We love our kids (most of the time), and therefore give in when they plead for us to take them to the movies. Sometimes, kids’ movies are entertaining (enter most Pixar and DreamWorks movies here), but other times the films are absolutely awful. Here’s what happens: your kid sees an ad for a movie featuring his or her very favorite character, you get sucked in by their excitement, and you begrudgingly pay $10 for a movie ticket. And then you suffer in silence as the film drags on.
Here are five times parents walked out of a movie muttering “well, that was 90 minutes of my life I’ll never get back.”
5. Space Chimps (2008)
I knew this movie would be awful before I even stepped into the theater. But it appealed to my boys: spaceships, rockets, monkeys! So, I made the ultimate parenting sacrifice and took them to see it.
The atrocious animation alone is enough to earn this movie its 34% on Rotten Tomatoes, but the storyline seals the deal. It’s a discombobulated mess, with jokes that go over kids’ heads and don’t make adults laugh, either. The plot never makes sense. For being less than an hour and a half long, I felt like I was in that theater for days.
The worst part? The creators made a sequel. I wised up the second time around and did not subject myself to that torture.
4. The SpongeBob SquarePants Movie (2004)
It’s SpongeBob. For an hour and a half. I think I lost brain cells.
If you’re a fan of the SpongeBob TV show, I’m sure you found this entertaining. In fact, 77% of audience members on Rotten Tomatoes somehow thought the film was great. I am not one of those people. Sure, I may have found myself chuckling at a few of the jokes, and I love that my kids thought it was the absolute best movie of 2004, but I could not take one more minute.
What’s worse, Paramount went on to release a second SpongeBob movie in 2015.
3. Tomorrowland (2015)
Tomorrowland is billed as a sci-fi/action flick that brings Disney’s theme park to life. But instead of relying on its action sequences and breathtaking CGI, the film’s plot takes off in too many directions, and it all falls apart.
Tomorrowland relies too heavily on its message of social and environmental responsibility. While that message is important, the constant barrage of social commentary overshadows any plotlines and action sequences that might have saved the film.
After about 20 minutes, my kids and I were all confused, bored, and ready for the credits to roll. Even the talent of George Clooney and Hugh Laurie couldn’t keep this movie from being a flop.
2. FRED: The Movie (2010)
This movie based on an extraordinarily annoying and abrasive YouTube character, and received a 2.1 rating on IMDB. That’s about all you need to know.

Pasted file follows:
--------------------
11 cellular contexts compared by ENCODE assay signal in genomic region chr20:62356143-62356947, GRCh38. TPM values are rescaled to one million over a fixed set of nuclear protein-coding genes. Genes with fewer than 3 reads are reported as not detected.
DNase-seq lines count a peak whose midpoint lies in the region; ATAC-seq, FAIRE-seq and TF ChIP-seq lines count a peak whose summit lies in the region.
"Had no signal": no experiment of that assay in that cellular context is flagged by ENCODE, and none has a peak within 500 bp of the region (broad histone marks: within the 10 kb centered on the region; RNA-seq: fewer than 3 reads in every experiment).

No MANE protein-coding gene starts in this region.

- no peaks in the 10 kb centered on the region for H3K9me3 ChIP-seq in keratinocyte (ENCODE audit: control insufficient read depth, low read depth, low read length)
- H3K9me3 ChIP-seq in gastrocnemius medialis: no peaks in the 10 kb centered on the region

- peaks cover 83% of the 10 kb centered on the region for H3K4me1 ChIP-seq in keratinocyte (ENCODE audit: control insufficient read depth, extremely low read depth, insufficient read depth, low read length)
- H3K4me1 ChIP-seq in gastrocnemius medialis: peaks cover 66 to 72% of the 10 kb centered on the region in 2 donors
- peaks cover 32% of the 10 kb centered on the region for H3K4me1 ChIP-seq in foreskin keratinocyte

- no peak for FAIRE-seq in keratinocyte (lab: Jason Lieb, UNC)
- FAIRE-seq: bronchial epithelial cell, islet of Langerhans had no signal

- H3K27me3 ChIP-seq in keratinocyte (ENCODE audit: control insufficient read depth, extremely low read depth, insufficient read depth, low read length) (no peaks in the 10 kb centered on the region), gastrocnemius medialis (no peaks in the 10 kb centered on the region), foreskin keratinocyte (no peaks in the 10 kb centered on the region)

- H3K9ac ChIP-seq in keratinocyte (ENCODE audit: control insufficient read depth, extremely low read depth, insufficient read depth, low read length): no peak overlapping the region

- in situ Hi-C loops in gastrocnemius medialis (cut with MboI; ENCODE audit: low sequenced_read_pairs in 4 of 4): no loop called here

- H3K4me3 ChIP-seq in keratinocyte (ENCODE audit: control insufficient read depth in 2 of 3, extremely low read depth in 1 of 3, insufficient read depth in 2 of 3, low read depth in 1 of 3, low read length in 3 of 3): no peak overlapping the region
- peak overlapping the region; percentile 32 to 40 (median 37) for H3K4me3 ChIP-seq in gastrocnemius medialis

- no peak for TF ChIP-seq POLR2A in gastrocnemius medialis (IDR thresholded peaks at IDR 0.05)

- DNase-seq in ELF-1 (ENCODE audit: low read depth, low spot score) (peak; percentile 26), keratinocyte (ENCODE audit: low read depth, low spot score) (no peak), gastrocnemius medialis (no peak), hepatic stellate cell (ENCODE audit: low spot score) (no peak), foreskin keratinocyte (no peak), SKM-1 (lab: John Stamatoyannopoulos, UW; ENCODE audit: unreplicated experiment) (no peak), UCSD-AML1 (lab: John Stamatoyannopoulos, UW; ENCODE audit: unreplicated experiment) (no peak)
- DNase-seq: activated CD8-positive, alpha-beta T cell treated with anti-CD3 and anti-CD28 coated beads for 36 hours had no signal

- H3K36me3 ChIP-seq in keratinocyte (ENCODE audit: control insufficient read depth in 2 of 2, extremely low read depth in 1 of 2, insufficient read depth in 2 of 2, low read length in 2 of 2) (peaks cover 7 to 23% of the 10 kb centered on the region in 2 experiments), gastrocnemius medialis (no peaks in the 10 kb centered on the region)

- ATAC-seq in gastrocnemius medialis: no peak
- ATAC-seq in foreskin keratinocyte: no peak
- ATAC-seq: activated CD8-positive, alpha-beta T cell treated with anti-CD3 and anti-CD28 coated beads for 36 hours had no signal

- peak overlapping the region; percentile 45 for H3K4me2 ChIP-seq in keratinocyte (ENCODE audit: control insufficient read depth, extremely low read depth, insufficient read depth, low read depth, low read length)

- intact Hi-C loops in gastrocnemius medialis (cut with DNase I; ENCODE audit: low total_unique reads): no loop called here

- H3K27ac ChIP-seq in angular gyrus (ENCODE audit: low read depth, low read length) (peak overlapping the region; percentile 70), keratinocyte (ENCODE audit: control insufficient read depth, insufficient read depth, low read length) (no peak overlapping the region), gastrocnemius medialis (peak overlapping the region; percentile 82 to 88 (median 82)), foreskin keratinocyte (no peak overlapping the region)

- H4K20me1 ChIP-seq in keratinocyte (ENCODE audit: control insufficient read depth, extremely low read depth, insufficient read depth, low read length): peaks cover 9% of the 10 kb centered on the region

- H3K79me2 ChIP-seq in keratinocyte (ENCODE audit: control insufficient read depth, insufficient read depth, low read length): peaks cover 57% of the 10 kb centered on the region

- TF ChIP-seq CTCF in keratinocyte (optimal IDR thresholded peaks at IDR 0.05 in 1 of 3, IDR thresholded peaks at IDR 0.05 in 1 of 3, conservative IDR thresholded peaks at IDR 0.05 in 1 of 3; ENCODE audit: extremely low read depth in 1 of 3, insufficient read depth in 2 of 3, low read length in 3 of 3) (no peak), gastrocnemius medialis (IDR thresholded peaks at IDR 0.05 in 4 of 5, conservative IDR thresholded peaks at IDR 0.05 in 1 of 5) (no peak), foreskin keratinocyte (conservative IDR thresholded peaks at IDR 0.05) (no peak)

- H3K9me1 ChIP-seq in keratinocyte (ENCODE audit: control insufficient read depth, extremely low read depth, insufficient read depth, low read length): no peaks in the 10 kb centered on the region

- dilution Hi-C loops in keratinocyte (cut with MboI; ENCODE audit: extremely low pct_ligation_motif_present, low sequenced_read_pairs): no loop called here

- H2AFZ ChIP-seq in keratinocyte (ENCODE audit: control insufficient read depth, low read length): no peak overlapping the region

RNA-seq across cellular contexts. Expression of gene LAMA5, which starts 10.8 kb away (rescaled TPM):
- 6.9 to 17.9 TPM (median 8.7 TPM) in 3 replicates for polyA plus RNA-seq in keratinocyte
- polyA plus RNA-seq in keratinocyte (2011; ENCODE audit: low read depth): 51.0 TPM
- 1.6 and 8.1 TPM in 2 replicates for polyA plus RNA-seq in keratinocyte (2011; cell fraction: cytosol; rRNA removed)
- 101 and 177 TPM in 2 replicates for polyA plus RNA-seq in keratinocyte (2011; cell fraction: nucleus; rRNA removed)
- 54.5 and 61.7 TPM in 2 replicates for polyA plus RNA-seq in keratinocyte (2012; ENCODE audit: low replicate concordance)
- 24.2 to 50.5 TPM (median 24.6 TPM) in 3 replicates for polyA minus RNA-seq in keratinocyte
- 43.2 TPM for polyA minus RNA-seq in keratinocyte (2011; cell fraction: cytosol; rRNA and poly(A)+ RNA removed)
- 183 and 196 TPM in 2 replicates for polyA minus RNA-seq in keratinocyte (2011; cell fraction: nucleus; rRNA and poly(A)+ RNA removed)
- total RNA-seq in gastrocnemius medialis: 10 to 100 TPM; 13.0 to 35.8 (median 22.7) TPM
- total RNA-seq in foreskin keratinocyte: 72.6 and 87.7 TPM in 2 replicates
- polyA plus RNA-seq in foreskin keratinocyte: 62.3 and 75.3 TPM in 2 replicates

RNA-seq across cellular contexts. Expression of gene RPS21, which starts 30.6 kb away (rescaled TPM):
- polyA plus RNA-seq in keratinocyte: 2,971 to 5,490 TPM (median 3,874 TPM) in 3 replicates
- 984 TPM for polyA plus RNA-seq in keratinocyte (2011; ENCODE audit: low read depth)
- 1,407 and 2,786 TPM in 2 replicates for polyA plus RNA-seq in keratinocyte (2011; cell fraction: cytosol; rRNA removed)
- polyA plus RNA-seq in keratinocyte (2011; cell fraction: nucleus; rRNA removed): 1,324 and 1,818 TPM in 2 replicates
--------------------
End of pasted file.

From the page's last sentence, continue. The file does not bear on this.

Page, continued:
My kid insisted on seeing this one in the theater, and I wish I had brought earplugs to drown out the nails-on-a-chalkboard-esque voice of the main character (Lucas Cruikshank). It’s the story of a boy who apparently hasn’t yet reached puberty, loudly searching for his crush Judy (Pixie Lott) after she goes missing. Spoiler alert: she’s not missing, she moved. Probably to get away from Fred’s irritating, whiny voice.
The humor appealed to my then-nine-year-old, though, and when the movie came on Netflix the following year, he watched this movie approximately one million times. Every time, it made me want to put a fork in my eye.
1. The Cat in the Hat (2003)
I don’t even know where to begin. This adaptation of Dr. Seuss’s beloved book was so terrible that Seuss’s widow, Audrey Geisel, vowed after its release to never permit another live-action adaptation of her late husband’s work. It was perhaps the most vulgar and horrific book adaptation ever to make it to the screen.
My son was very young when this movie was released, so thankfully he didn’t understand the constant barrage of potty humor, vulgar jokes, and suggestive dialogue made by Mike Myers’s character. In one scene, while The Cat is dressed in a bra and skirt and attempting a salsa, he clearly refers to his genitalia. Then, he finds a hoe in the garden and exclaims, “dirty hoe.” And don’t even get me started on Alec Baldwin’s creepy character, who at one point digs lint out of his hairy belly button. I mean, why, Universal? Why?
This movie earns its 10% rating on Rotten Tomatoes, and even that might be generous.
What movie did you regret caving in to see with your kids?
Becca Stewart is a freelance writer and editor, avid traveler, military spouse, and boy mom. She loves movies, but can often be heard in the theater whispering “in the book, this part was completely different.” You can learn more about her at her website, writebecca.com.